last step before the fall
weill in japan: day 29
The class is unhappy, the midterm is about to happen, and the future of the
course is up in the air.
Yesterday, our third period began with a
discussion of our concerns with the course's content and methods. Several
students have expressed their displeasure with the repetitive nature of the
class, and the midterm will be no exception to this rule. The "interview"
section of the exam simply consists of answering prewritten questions by
reciting a section of the textbook verbatim. No independent thought
whatsoever is part of the test.
Although we've already started the next unit, the future of the course is
being left up to us -- at least on paper. Today at the opening of the third
period, we were given two large-format sheets of paper. One contained the
syllabus of everything we've done to date, with blank spaces in the fifth and
sixth weeks. The other sheet contained several blanks for us to write things
that we would like to learn. Of course, these suggestions are optional and
will be accepted at the discretion of the course staff. Somehow I'm doubtful
that things will change. Although we're being given the option, it's very
hard for students to effectively rewrite the lesson plan on a few days' notice.
Somehow I would think that the professors should be in charge of
planning worthwhile lesson plans.
I have seen few courses crash and burn like this one has so far. It's
getting to the point where if someone were to ask me for advice about going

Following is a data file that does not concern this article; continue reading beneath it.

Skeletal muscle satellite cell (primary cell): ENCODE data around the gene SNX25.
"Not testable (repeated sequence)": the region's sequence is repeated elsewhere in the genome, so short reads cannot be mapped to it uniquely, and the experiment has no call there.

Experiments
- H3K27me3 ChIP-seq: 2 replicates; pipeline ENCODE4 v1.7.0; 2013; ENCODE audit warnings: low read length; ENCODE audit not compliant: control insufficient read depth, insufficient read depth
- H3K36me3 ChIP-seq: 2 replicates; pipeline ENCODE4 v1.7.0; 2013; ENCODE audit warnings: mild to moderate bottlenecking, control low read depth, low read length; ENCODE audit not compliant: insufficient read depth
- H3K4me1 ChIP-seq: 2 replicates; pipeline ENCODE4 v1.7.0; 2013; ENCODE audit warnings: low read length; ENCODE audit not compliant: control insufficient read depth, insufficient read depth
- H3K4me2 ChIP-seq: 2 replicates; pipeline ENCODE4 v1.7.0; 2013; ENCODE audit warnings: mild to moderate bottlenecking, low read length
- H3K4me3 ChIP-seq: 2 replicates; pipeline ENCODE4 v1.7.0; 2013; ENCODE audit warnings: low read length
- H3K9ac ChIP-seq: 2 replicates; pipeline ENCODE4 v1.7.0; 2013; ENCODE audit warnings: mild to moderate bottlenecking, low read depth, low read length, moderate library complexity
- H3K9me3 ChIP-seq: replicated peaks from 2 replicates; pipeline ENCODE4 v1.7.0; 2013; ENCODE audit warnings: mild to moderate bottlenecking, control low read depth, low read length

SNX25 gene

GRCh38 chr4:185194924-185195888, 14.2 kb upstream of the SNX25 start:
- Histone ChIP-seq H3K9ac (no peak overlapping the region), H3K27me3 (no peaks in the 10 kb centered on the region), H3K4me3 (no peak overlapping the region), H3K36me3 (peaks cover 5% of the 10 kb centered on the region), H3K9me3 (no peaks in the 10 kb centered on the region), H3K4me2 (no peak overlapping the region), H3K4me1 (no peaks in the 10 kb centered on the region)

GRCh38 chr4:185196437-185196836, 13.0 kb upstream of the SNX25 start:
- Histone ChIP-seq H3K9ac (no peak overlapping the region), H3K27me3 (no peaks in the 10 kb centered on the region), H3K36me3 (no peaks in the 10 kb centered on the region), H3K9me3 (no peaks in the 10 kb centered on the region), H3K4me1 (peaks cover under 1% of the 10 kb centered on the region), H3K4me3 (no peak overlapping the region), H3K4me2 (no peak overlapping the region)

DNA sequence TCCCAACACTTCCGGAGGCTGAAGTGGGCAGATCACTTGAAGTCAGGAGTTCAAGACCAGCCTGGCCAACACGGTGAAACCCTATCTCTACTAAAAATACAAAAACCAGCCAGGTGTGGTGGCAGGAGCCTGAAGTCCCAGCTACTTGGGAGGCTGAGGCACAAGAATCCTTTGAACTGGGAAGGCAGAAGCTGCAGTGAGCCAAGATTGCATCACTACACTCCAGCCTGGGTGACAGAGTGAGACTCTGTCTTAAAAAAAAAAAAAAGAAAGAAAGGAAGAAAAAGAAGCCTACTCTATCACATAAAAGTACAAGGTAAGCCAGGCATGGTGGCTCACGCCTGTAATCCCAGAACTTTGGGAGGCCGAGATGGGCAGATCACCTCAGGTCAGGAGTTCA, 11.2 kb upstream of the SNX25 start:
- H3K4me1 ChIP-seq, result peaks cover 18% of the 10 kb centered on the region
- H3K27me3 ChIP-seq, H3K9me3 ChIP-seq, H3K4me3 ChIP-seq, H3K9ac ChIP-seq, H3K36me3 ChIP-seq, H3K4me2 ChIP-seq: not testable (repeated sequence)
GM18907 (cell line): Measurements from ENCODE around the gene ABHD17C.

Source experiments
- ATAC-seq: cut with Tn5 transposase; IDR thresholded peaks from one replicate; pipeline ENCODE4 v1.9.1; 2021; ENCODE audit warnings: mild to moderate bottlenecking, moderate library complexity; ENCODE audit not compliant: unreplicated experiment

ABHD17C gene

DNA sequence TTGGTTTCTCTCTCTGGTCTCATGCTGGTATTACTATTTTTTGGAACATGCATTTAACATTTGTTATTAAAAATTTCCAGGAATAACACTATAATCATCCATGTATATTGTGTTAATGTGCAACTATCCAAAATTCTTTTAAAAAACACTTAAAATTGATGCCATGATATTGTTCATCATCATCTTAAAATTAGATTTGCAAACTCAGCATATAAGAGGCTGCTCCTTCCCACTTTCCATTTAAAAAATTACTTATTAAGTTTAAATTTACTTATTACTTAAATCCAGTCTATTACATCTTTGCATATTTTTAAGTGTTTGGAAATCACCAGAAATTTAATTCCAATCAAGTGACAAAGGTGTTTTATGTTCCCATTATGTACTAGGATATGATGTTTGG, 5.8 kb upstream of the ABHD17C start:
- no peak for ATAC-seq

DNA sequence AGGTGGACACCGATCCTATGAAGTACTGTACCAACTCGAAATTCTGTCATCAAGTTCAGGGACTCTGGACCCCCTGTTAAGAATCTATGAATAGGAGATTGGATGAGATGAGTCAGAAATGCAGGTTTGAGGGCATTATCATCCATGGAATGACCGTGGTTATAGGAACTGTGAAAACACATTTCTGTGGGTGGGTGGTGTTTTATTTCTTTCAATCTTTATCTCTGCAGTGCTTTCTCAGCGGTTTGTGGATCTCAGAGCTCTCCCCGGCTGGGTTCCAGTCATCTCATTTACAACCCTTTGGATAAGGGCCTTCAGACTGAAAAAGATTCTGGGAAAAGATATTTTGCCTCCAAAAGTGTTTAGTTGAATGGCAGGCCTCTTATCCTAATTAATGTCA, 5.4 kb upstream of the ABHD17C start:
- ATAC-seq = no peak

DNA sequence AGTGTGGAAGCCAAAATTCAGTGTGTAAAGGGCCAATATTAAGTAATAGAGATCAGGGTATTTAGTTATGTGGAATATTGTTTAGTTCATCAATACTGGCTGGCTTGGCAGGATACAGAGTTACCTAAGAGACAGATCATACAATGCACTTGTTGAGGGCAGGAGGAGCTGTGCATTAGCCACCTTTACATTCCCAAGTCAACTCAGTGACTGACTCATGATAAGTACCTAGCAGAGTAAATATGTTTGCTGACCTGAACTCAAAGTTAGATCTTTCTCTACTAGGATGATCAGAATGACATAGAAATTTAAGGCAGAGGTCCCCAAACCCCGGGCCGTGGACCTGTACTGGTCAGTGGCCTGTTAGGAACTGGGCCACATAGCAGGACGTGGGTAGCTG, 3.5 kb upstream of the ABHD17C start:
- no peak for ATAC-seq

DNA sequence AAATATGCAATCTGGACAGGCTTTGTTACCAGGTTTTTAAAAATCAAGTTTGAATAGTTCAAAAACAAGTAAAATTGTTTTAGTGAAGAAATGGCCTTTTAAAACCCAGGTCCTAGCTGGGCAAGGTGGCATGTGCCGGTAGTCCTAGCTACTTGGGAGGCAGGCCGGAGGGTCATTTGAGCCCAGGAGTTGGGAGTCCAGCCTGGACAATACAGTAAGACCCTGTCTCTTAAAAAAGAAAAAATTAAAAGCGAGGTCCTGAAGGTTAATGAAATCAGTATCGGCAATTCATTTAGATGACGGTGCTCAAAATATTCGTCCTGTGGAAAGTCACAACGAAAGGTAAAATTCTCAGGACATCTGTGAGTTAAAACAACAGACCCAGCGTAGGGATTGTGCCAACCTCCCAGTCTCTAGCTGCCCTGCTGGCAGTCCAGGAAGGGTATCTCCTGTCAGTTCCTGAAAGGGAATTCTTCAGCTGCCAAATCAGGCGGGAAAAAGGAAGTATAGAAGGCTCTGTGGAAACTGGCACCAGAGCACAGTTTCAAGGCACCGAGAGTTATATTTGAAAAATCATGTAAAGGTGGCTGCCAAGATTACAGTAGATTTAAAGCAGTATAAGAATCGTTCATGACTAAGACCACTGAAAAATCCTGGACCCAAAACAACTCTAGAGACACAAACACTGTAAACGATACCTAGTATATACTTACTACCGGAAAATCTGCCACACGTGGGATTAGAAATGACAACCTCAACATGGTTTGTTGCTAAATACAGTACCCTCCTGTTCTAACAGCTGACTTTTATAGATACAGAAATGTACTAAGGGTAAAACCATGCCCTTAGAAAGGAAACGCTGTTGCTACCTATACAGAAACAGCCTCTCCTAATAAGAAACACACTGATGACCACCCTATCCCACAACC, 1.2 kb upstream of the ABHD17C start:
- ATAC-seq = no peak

to ICU, I'd say "don't come for the classes." Other classes' students are
complaining of high homework volume, although boredom doesn't seem to be as
much of a problem outside of our class. The focus for many students has
shifted to recreational activities, especially as just 2 1/2 weeks remain
in the summer program.
Project work also seems to be a question mark as the course continues into
the second half. We have had one group presentation assignment, but it
was centered around the same data as all other groups. Outside another
classroom, several oak tag posters display brightly colored posters
illustrating the surrounding area. Although it seems to be even more
unproductive busy work than the poster we made on
Friday, the other class's project smacks of
creativity. We were told in the first week that a PowerPoint presentation
was in the schedule, but I don't know how that will pan out.
It's unusually expensive to call a mobile phone from a pay phone. When
calling today, it cost 30 yen (25 cents) to leave a 30-second message on a
voice mail system. I didn't even have enough time to give my phone number
on the message as the coins dwindled down. At least the remaining 120 yen
($1.00) that I put in the machine was returned to me.
It's a good thing that I checked my bank balances on-line today. Postal
Services ATMs, which accept my ATM card, withdraw only from checking. Net
result: my checking balance for the past few days has been less than negative
$100. Fortunately, I can straighten everything out on-line.
Some students in the dorms are having a competition to see who has the
most outrageous outfit. One woman wore a common shirt that says "Financial
disclos (sic) is like a bikini / What it reveals is interesting /
What it conceals is essential." She was one-upped by a male student wearing
a blue bodysuit reading "Ganbare Nippon" ("Let's Go Japan") that he
picked up from the World Cup merchandise clearance racks at a department store.
Something tells me he won the grand prize: drinks from everyone else
Milestone: I have used a word in real life that I learned from a video game,
without any awkward moments. One elder in Final Fantasy IV (Japanese) uses
the term gosenzo to refer to his ancestors; I used the same word with
my professor on the bus when discussing my family. Word understood, mission
Used book and CD stores are a Good Thing. They sell used discs for
¥1000 ($8.30), substantially less than the ¥3000 ($25) that a new CD
typically costs in Japan. If I cared about manga, I could get it for half
price at these stores too.
Time to wrap up studying, get a solid night's sleep, and be ready for the